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At The Atlantic, we spend a lot of time thinking about what makes a good interview. Last week, we put this question to the Atlantic writer who has probably been interviewed the most, Ta-Nehisi Coates. The best interviews, Ta-Nehisi said, are ones where it’s clear the journalist is “not faking it.” To learn more about what makes a good interview, I talked to two of The Atlantic’s interviewing pros, Managing Editor Adrienne Green and AtlanticLIVE Executive Producer Rob Hendin. Both Rob and Adrienne focus on interviews for an audience—Rob typically works behind the scenes, setting up conversations at events and on television, and Adrienne conducts interviews herself. Today’s issue explains how the professionals do it.

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How to Conduct a Great Interview

I asked Adrienne Green and Rob Hendin to offer a few pointers. Adrienne has interviewed celebrities like Jesse Williams and Ava Duvernay, as well as dozens of regular people for The Atlantic’s “Inside Jobs” project. Before coming to The Atlantic, Rob worked at CBS News, where he was a senior producer on Face the Nation.

  1. Know who you’re interviewing. Before every interview, Adrienne scours the internet, reading her subject’s past interviews and watching clips on YouTube. Going into the conversation, she wants to know which topics are going to get them to open up, and which ones are likely to put them on the defensive. “The worst thing you can do when you’re interviewing is to be blindsided by your subject.” By knowing a lot about her interviewee, Adrienne says she can also couch questions with context that prompts a certain kind of answer. “Celebrities are answering a version of the same thing all the time. Your job is to know that, and then figure out how to ask the question in a way that makes them tell that special story about their childhood.” When she interviewed actor Jesse Williams, he told her that, as a kid, his father would force him to read a certain number of New York Times articles before he could go out to play. “Those little pieces of texture are the pieces that people remember—and often straightforward questions aren’t going to get you that.”  

  2. Know what you’re talking about—and if you don’t, admit it. When I asked Rob about the best interview he’s seen recently, he described an on-stage conversation on deep space between Atlantic senior editor Ross Andersen and Senator Ted Cruz. During the interview, Cruz (who, Rob says, is “kind of a Trekkie”) spoke passionately about the nuances of space policy. The interview worked because Ross was prepared. “He knew where the different tension points were. He was comfortable with the knowledge and therefore comfortable with himself.” When Cruz made an obscure reference or took the discussion in an unexpected direction, Ross knew exactly what he was talking about, and helped the audience understand, too. “You see so many people doing interviews who aren’t comfortable. You can tell, they’re just going from question to question.” If that happens—and, as an interviewer, you feel the conversation going over your head—Adrienne suggests bringing up “the big, dumb question,” the one you’re afraid is too obvious to ask. “Being honest about what you don’t know is the key to saving the interview.”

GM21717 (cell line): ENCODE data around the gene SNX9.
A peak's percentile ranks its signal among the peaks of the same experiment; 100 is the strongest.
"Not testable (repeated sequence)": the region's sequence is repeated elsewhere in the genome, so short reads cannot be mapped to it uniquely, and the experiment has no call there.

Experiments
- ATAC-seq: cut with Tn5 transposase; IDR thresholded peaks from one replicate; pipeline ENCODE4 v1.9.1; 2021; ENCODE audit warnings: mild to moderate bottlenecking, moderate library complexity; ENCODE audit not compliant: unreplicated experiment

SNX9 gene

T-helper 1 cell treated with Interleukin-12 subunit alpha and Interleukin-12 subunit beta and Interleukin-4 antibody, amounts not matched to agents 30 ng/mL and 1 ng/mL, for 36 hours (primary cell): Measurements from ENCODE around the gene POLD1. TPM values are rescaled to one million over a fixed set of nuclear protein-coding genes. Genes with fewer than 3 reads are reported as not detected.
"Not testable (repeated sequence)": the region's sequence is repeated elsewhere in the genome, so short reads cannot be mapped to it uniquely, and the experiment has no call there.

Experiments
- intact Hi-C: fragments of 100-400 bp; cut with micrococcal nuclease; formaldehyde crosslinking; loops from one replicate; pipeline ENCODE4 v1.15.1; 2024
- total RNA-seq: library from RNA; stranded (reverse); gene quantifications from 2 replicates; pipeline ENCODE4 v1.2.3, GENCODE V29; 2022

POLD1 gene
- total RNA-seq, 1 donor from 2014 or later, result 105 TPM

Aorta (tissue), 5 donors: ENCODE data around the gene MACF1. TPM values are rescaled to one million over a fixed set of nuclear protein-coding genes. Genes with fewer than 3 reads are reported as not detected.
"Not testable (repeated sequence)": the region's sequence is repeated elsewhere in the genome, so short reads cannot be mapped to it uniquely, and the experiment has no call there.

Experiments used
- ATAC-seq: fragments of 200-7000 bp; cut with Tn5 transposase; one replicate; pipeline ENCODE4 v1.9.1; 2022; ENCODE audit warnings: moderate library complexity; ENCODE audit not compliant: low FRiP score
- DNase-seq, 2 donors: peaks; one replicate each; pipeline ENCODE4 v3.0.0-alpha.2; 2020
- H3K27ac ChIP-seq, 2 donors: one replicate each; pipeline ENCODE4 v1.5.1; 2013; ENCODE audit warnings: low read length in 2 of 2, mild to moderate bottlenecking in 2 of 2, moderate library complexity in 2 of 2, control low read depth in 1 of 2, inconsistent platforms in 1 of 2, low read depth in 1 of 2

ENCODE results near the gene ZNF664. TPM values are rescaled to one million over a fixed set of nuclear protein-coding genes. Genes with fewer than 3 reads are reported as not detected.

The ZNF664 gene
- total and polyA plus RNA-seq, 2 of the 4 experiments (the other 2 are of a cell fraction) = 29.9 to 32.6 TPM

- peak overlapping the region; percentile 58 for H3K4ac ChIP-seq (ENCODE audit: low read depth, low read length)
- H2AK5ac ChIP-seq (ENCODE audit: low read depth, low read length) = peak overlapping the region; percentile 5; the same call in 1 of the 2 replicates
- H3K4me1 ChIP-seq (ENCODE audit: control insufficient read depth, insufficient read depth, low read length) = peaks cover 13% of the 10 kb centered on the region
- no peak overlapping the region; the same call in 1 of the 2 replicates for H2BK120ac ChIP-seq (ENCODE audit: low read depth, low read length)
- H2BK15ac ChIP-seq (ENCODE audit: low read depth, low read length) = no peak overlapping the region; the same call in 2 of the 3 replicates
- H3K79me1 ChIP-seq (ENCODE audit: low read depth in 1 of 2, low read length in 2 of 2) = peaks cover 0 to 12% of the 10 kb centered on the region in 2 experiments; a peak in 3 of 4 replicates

3. Be prepared to pivot. “The really good interviewer can hear where people are giving openings,” Rob said. “They see the open door and go through it.” Openings are moments when the interviewee lets her guard down—when she strays from her talking points, even just for a second. “Really good interviewers know where to go with that.” Sometimes jumping into that opening will mean abandoning the script. On Face the Nation, Rob says that kind of improvisation was encouraged. The goal was often to make a polished politician say something she hadn’t said a hundred times before.

  4. Have a strategy for hard questions. If you ask a question you know your interviewee won’t want to answer, Adrienne says, know why you’re asking it—and know what response you’re likely to get. “If I am going to be slightly aggressive in my line of questioning, I want to do that with intention. You don’t want to ask a question about someone’s wife without knowing that they never talk about their wife.” But a hard question can lay groundwork for an even tougher question, or it can be intended to catch the person by surprise. Sometimes Adrienne will ask the hard question just to highlight her subject’s unwillingness to answer it, repeating the question with slightly different language. “By the third time I ask, the audience will be able to ascertain that this person is dancing around the question. That avoidance becomes meaningful.”

  5. Don’t fake it. I told Rob that Ta-Nehisi defines a good interviewer as someone who “doesn’t fake it,” and asked what that means to him. “It means being curious … being engaged with the person, and genuinely caring about what they have to say.” In a lot of ways, Rob said, an interview is like a cocktail party. “There are people who will be like, ‘Oh yeah, it’s great to see you.’” But you can tell they don’t mean it. “Other people will be like, ‘Caroline, what do you do? Tell me about The Masthead.’” If you’re genuinely interested, Rob said, it comes through.  

Today’s Wrap Up

  • Question of the day: What other journalistic skills would you like to learn about?

  • Your feedback: Do you feel like you learned something from this email? Take our 10-second survey.

  • What’s coming: Tomorrow Karen Yuan picks up another thread from our call with Ta-Nehisi: what makes good historical fiction.

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